On your bike to work

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PHYS­I­CALLY ac­tive em­ploy­ees make a more pro­duc­tive work­force be­cause t hey have health­ier minds and bod­ies, in­dus­try ex­perts say.

They are en­cour­ag­ing em­ploy­ers to in­ves­ti­gate their op­tions to make their work­places ‘‘cy­clist-friendly’’ so they too can reap the ben­e­fits from their em­ploy­ees’ daily com­mute.

Child Health Clin­i­cal Net­work SA chair Dr Cathy San­ders says work­ers who ex­er­cise on a reg­u­lar ba­sis are much health­ier, more pro­duc­tive and take fewer sick days than those who do not ex­er­cise reg­u­larly.

She says many work­ers find cy­cling to work a time-ef­fec­tive way to ex­er­cise.

‘‘If I travel to work by car, it takes me 20 min­utes be­cause of the heavy com­mut­ing traf­fic in Ade­laide,’’ she says. ‘‘If I walk, it takes me 30 min­utes but if I cy­cle, it takes me 15 min­utes.

‘‘It also re­moves the op­por­tu­nity for me to ‘choose not to ex­er­cise’ when I travel home. Ac­tive trans­port means you ar­rive at your des­ti­na­tion in a bet­ter frame of mind at the be­gin­ning or end of the day.’’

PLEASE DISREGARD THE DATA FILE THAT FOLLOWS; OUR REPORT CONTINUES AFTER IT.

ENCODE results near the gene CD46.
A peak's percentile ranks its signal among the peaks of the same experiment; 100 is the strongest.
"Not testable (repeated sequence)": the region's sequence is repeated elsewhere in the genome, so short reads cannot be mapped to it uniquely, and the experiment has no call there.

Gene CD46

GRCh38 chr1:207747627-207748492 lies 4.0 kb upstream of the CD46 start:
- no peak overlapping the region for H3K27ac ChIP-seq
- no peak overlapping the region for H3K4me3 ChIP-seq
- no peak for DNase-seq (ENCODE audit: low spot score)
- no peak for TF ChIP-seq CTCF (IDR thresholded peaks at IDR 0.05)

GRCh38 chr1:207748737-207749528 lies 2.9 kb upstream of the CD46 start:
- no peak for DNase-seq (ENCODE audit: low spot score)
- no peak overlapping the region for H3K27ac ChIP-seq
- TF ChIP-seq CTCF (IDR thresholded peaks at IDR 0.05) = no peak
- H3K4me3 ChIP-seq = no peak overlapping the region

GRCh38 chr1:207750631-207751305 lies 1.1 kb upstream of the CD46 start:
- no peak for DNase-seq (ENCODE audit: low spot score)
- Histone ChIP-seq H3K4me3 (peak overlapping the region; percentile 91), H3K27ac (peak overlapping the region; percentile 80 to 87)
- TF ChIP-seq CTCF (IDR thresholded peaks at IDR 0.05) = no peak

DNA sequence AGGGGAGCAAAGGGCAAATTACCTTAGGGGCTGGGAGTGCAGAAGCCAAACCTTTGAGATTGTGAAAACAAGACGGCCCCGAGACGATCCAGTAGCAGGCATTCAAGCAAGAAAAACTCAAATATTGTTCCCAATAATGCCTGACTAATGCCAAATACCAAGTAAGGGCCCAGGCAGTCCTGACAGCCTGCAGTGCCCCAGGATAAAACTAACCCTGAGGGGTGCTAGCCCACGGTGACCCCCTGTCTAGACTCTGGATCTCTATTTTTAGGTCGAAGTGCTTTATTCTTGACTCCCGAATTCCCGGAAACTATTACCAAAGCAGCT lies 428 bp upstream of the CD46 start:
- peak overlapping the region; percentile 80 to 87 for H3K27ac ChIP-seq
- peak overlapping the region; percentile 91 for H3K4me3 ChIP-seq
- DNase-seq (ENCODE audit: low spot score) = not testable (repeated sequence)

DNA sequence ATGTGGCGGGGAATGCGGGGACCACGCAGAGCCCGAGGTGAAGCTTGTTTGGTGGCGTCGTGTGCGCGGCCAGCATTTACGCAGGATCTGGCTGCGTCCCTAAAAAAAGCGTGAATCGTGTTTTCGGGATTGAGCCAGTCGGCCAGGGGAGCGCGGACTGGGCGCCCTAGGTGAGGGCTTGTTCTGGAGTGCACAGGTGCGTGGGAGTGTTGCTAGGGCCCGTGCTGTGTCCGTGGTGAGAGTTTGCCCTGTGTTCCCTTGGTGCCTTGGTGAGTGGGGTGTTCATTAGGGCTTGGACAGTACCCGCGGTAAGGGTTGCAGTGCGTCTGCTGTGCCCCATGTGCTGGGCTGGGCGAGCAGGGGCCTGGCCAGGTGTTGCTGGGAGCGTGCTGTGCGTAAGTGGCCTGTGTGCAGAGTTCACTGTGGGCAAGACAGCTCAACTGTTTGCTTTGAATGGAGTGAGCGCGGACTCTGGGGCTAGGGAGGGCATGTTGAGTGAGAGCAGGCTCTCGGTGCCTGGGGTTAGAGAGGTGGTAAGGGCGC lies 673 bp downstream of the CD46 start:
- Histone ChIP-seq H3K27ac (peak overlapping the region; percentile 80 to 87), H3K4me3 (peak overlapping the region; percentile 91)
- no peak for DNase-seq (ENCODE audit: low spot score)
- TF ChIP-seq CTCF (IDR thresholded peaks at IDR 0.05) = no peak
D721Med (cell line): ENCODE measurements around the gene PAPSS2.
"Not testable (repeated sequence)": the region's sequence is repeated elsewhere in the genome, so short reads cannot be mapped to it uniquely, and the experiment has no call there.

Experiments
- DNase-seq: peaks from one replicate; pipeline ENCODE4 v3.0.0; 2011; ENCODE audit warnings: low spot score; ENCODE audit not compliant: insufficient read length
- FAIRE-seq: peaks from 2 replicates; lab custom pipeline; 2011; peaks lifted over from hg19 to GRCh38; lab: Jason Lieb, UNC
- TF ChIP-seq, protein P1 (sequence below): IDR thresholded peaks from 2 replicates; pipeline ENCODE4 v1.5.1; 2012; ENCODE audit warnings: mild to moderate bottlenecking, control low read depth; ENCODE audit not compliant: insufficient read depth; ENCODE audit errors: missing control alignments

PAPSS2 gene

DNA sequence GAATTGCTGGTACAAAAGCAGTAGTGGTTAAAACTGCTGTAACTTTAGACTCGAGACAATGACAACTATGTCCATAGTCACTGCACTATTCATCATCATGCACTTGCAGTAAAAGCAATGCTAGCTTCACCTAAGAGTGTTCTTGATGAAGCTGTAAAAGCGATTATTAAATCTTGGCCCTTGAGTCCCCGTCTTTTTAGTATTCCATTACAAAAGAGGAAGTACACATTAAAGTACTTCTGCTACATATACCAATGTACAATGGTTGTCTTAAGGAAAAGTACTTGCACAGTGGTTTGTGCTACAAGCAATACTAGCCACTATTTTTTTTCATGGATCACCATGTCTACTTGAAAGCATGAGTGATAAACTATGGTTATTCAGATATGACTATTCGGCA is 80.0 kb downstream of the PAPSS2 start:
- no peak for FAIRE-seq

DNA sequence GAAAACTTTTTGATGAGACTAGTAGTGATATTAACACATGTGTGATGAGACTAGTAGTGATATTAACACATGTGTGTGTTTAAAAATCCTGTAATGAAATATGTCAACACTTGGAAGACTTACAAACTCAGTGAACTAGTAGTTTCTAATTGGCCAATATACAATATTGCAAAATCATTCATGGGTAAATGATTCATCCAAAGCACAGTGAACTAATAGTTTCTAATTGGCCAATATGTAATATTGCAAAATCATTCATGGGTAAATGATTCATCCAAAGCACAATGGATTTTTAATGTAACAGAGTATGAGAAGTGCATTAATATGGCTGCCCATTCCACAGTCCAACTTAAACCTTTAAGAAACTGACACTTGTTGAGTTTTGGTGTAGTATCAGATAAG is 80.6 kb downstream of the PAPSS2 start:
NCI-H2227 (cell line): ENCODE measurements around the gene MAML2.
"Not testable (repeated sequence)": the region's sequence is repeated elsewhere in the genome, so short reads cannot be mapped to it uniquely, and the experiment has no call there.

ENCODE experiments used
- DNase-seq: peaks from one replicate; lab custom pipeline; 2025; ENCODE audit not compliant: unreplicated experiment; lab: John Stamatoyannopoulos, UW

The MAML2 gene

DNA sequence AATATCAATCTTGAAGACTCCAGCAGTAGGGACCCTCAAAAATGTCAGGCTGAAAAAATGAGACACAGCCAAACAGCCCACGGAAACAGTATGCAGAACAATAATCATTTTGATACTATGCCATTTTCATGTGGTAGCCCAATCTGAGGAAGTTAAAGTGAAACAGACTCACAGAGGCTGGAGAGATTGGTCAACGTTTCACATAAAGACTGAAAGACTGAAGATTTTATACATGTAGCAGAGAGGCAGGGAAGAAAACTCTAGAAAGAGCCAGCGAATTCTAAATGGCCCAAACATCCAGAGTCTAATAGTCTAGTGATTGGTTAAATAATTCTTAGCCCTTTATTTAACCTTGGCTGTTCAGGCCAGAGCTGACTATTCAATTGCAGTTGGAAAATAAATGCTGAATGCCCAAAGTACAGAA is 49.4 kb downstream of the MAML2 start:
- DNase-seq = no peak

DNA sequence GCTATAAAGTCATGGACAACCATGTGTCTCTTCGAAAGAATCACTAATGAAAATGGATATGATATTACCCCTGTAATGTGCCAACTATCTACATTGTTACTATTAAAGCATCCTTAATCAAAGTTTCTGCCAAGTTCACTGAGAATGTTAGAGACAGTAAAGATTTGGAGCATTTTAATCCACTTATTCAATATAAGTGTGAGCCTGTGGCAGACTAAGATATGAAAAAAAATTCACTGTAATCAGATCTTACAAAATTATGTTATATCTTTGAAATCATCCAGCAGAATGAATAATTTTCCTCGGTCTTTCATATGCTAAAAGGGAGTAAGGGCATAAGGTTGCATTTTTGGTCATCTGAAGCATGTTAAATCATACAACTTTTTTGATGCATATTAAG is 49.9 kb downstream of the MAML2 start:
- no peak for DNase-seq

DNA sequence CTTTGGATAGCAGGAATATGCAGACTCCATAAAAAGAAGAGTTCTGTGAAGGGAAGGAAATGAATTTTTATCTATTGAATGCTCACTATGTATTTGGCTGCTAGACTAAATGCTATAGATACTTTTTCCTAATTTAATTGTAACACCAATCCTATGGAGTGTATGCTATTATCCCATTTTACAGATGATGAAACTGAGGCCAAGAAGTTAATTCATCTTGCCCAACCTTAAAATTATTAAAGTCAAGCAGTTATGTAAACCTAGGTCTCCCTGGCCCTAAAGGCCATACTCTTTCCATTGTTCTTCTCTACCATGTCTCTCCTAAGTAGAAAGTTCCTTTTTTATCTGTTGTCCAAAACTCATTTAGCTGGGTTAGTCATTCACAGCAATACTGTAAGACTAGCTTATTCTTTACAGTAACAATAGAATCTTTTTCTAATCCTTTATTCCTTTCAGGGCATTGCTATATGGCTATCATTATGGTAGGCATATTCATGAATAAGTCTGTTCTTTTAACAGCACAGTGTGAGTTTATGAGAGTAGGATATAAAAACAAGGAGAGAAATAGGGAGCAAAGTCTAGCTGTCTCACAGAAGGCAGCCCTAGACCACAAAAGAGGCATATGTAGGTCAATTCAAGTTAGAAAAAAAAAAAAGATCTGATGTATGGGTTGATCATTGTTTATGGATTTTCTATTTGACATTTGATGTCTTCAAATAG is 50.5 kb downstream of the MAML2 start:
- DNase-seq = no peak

Bi­cy­cle SA chief ex­ec­u­tive Chris­tian Haag says there are ben­e­fits and bur­dens to rid­ing to work.

Many staff want to cy­cle but em­ploy­ers are of­ten un­will­ing or un­able to pro­vide them with fa­cil­i­ties to help them do so be­cause of a num­ber of is­sues, he says.

‘‘Get­ting more peo­ple rid­ing to work de­liv­ers mul­ti­ple ben­e­fits to the com­mu­nity,’’ he says.

‘‘More and more re­search sug­gests that em­ployee aware­ness, health and pro­duc­tiv­ity are all en­hanced by rid­ing but of­ten a lack of fa­cil­i­ties – show­ers, lock­ers and park­ing – be­comes a bar­rier to more peo­ple rid­ing.’’

He says in­surance and em­ployer li­a­bil­i­ties can also af­fect an em­ployer’s de­ci­sion to en­cour­age work­ers to ride to work.

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